“Family guesthouse in the beautiful grounds of a fruit farm, with the stunning Andes as a perfect backdrop”
A footbridge over the stream links the hotel to a 2-storey, fairly new (2008) building housing 8 country-rustic rooms. This extension to Casa de Campo was solidly built, with wood ceiling beams and thick walls separating the patios and rooms - it was unscathed in the 2010 earthquake, unlike many older houses in the region, which suffered major damage.
The rooms are spacious with marble-and-stone flooring and sepia photos on white stucco walls. Our room on the first floor was a Triple with a wooden staircase leading up to a small loft with a single bed; our own bed was a super-kingsize with oak posts, white cotton sheets, stacks of pillows and olive-green cushions and throw. French doors opened onto a black-and-white tiled terrace with cushioned wicker chairs, a glass-topped table, potted plants and, of course, the film-set panorama of the Andes.
There are 3 rooms in the original 1867 casa de campo, leading off a hallway lined with antique furniture and watercolour paintings - these slightly smaller rooms have double beds and ensuite bathrooms but lack a terrace.
Bathrooms have rain showers and terraSpirit toiletries; wardrobes and shelves are built-in. All rooms have well-stocked minibars, satellite TV and WiFi. Air con is not needed; the rooms stay cool all day and central heating is provided by solar panels.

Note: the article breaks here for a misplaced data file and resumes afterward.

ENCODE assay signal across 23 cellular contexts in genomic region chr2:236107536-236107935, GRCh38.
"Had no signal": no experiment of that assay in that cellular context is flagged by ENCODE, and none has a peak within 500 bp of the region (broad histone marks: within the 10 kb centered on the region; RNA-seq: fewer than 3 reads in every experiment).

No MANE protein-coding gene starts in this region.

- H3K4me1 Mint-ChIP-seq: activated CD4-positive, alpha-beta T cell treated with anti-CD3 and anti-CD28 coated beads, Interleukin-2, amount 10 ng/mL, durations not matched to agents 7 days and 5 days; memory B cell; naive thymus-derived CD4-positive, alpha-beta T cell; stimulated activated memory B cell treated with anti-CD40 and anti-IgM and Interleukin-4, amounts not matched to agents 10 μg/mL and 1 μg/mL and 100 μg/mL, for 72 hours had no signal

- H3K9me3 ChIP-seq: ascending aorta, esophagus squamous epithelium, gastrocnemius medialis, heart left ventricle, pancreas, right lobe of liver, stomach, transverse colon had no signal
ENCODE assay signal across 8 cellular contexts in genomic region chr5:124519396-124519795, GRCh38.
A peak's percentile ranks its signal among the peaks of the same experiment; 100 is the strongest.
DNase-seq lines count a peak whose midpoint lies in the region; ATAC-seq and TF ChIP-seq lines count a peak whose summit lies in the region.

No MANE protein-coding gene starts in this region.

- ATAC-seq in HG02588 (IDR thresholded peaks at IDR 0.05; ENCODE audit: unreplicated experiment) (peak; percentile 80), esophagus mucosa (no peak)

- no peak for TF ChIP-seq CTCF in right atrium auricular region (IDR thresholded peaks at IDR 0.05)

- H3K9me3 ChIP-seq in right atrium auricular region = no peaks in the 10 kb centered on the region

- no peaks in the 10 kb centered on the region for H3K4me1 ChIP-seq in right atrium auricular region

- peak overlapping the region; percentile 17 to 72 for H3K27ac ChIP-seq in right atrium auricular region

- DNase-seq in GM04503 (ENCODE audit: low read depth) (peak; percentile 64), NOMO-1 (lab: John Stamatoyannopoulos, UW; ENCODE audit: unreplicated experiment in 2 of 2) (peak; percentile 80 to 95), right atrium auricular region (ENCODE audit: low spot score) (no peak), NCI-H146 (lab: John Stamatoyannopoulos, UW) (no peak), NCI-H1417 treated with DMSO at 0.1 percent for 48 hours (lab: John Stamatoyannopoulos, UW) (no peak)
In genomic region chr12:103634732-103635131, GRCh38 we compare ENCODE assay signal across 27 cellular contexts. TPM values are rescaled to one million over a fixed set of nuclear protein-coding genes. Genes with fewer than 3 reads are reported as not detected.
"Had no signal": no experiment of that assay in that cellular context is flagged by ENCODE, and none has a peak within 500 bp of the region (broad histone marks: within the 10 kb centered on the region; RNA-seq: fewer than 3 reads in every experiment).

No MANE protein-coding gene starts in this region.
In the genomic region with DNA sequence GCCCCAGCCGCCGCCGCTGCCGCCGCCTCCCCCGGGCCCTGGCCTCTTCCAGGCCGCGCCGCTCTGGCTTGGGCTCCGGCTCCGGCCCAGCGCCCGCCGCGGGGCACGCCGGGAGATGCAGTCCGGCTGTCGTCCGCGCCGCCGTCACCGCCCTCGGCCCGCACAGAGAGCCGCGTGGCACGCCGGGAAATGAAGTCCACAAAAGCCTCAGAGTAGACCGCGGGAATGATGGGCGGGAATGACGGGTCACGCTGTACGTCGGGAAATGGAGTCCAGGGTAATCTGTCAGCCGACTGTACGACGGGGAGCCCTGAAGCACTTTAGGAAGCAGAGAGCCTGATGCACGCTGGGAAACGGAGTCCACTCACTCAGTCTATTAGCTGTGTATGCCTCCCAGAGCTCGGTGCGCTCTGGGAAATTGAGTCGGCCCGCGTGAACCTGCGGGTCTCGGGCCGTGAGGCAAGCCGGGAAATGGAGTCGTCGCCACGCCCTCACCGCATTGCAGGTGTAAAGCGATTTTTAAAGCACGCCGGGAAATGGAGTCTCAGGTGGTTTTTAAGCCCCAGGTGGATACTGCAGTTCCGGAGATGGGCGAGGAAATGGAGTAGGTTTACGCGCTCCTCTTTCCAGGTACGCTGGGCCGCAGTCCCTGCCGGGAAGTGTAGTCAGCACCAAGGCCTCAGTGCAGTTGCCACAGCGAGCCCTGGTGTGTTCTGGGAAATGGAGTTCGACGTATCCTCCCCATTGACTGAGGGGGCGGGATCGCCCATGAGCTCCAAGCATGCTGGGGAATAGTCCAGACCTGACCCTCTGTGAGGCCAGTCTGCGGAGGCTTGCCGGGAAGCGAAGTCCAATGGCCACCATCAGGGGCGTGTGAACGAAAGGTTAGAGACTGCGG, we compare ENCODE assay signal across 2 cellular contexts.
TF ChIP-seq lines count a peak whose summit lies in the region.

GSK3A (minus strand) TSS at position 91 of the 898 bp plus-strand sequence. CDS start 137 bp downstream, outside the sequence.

Breakfast is served in the pretty dining room of white tables and blue-wash walls hung with colourful weavings. Creamy yoghurt and blueberries fresh from the family farm are laid out on a buffet table, along with pastries and orange juice. Homemade bread and jams and a plate of ham and cheese are at your table; tea or coffee is brought to you. There are also outside tables under a canopied terrace facing a water fountain.
Staff can make up sandwiches if you want to stay at the hotel and have lunch by the pool or on one of the terraced sitting areas. Alternatively, there is a list of suggested restaurants by the front desk - we went into Santa Cruz and had some typical Chilian chipperones and paella marina at Alma Campasina.
For dinner, Armando personally recommended Club Social, the town’s working men’s club, which has a restaurant open to the public. Waiters were friendly and there was a good selection of seafood, with many wines by the half-bottle. Out of town, Panpan Vinovino is set in an atmospheric old bakery with a huge brick oven and offers variations on local cuisine such as curried lamb stew and eggplant casserole with polenta. Its sister restaurant Mistela has an outdoor terrace and more traditional dishes.
Most of the young front-desk staff speak a little English and can suggest outings. The following are recommended:
Children will enjoy the pool, extensive grounds, and wandering through pathways to the willow trees by the river at the edge of the fields, or watching the blueberry pickers and sorters. All of the rooms in the extension can fit an extra bed or a baby cot and some are triples with a single bed in a small loft.
Babies (0-1 years), Children (4-12 years)
Triple Rooms have a single bed in a small loft area, and all rooms in the newer extension building can fit a rollaway bed, where a child can stay free of charge